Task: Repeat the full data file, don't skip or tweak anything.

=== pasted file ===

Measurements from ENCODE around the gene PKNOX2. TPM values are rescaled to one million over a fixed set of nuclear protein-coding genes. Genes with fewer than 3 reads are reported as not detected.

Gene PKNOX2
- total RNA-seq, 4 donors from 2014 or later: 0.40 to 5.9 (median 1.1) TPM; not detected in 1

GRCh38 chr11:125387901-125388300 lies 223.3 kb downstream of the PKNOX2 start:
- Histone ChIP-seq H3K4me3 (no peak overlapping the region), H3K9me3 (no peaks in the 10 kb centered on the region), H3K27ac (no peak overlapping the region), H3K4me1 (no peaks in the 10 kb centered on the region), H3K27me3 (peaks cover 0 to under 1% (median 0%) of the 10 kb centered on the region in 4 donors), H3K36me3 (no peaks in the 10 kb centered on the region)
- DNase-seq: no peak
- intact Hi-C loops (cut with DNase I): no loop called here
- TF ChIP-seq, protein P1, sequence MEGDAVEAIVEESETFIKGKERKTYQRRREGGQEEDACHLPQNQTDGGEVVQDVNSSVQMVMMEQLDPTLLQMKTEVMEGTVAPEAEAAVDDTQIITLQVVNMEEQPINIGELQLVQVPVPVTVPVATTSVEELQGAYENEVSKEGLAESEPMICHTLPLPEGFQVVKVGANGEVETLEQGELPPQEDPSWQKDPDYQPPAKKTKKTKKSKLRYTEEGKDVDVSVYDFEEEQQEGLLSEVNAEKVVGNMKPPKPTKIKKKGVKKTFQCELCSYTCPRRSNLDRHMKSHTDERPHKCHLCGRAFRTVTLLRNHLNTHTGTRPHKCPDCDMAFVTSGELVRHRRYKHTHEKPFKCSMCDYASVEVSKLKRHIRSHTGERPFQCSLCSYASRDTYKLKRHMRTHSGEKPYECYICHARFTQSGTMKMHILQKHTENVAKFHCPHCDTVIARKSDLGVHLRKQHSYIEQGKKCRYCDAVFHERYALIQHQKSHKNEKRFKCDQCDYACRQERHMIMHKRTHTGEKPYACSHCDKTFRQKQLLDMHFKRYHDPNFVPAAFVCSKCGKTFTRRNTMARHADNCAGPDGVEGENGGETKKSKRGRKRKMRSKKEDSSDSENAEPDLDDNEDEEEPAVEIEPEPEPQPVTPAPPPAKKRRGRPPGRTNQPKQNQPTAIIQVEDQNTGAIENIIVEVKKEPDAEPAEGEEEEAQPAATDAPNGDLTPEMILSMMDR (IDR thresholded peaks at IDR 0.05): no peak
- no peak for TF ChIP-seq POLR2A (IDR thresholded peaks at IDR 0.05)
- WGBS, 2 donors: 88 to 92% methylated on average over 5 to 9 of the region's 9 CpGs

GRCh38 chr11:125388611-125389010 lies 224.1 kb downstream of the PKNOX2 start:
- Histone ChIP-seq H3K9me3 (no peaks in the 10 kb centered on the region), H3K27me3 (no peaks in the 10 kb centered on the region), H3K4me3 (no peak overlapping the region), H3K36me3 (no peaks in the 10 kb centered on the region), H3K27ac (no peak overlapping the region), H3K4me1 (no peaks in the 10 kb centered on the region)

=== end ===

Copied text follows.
Measurements from ENCODE around the gene PKNOX2. TPM values are rescaled to one million over a fixed set of nuclear protein-coding genes. Genes with fewer than 3 reads are reported as not detected.

Gene PKNOX2
- total RNA-seq, 4 donors from 2014 or later: 0.40 to 5.9 (median 1.1) TPM; not detected in 1

GRCh38 chr11:125387901-125388300 lies 223.3 kb downstream of the PKNOX2 start:
- Histone ChIP-seq H3K4me3 (no peak overlapping the region), H3K9me3 (no peaks in the 10 kb centered on the region), H3K27ac (no peak overlapping the region), H3K4me1 (no peaks in the 10 kb centered on the region), H3K27me3 (peaks cover 0 to under 1% (median 0%) of the 10 kb centered on the region in 4 donors), H3K36me3 (no peaks in the 10 kb centered on the region)
- DNase-seq: no peak
- intact Hi-C loops (cut with DNase I): no loop called here
- TF ChIP-seq, protein P1, sequence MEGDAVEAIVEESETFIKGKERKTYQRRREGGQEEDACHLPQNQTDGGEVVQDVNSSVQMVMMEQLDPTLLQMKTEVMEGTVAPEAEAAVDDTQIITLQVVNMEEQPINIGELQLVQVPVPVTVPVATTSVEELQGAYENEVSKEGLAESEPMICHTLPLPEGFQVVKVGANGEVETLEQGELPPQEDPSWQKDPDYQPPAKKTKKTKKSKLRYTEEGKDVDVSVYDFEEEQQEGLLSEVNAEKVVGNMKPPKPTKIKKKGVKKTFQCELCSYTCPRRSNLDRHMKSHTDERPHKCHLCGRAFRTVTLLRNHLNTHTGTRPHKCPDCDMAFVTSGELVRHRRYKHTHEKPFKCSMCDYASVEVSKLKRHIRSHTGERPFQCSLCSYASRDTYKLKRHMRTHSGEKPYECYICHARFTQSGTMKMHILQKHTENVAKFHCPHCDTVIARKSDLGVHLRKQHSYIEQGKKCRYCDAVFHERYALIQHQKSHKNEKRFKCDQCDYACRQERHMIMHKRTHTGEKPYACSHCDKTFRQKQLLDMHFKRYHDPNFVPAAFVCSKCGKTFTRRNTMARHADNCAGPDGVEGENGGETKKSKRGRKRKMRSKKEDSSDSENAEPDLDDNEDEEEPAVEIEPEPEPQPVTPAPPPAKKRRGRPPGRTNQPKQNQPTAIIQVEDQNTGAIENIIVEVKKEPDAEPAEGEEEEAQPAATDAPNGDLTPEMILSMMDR (IDR thresholded peaks at IDR 0.05): no peak
- no peak for TF ChIP-seq POLR2A (IDR thresholded peaks at IDR 0.05)
- WGBS, 2 donors: 88 to 92% methylated on average over 5 to 9 of the region's 9 CpGs

GRCh38 chr11:125388611-125389010 lies 224.1 kb downstream of the PKNOX2 start:
- Histone ChIP-seq H3K9me3 (no peaks in the 10 kb centered on the region), H3K27me3 (no peaks in the 10 kb centered on the region), H3K4me3 (no peak overlapping the region), H3K36me3 (no peaks in the 10 kb centered on the region), H3K27ac (no peak overlapping the region), H3K4me1 (no peaks in the 10 kb centered on the region)